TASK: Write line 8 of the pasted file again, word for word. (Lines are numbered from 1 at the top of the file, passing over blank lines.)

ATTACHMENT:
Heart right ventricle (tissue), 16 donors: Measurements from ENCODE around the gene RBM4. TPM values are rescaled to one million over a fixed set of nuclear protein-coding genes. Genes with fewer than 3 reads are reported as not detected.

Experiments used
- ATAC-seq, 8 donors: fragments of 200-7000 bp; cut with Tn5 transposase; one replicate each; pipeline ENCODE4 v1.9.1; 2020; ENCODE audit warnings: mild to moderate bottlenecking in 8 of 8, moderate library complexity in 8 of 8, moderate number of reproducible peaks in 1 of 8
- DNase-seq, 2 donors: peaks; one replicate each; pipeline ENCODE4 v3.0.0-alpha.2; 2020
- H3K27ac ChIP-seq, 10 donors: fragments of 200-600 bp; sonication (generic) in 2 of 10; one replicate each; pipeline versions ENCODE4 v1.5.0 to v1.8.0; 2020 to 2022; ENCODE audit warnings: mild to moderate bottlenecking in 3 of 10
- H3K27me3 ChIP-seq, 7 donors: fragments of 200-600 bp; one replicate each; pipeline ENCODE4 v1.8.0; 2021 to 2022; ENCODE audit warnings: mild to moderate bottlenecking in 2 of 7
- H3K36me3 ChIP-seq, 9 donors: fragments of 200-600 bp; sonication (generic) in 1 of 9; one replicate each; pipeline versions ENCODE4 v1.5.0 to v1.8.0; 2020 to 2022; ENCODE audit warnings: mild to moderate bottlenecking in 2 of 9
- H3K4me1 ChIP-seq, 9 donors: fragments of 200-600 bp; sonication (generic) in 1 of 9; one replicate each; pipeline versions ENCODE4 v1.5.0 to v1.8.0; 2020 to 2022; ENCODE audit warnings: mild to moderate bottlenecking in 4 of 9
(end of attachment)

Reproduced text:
- H3K4me1 ChIP-seq, 9 donors: fragments of 200-600 bp; sonication (generic) in 1 of 9; one replicate each; pipeline versions ENCODE4 v1.5.0 to v1.8.0; 2020 to 2022; ENCODE audit warnings: mild to moderate bottlenecking in 4 of 9